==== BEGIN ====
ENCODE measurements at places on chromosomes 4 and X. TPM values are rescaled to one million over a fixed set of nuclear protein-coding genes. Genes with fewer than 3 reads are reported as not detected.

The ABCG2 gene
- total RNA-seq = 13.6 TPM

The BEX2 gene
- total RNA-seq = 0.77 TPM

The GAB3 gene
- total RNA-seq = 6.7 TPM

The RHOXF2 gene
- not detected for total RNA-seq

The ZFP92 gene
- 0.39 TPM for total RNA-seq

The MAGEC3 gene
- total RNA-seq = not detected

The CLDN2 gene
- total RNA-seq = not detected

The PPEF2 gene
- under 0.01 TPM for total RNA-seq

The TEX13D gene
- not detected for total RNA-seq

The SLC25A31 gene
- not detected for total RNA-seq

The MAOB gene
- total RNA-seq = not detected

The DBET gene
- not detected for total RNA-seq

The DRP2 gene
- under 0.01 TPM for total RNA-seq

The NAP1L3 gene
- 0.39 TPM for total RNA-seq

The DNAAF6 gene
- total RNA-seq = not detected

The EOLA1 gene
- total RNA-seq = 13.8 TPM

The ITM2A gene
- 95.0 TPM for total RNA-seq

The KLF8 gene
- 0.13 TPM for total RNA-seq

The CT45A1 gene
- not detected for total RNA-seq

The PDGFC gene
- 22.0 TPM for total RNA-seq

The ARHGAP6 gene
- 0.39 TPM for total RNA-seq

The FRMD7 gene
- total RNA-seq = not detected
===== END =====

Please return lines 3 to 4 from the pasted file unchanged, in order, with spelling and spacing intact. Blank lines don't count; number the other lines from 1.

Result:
- total RNA-seq = 13.6 TPM

The BEX2 gene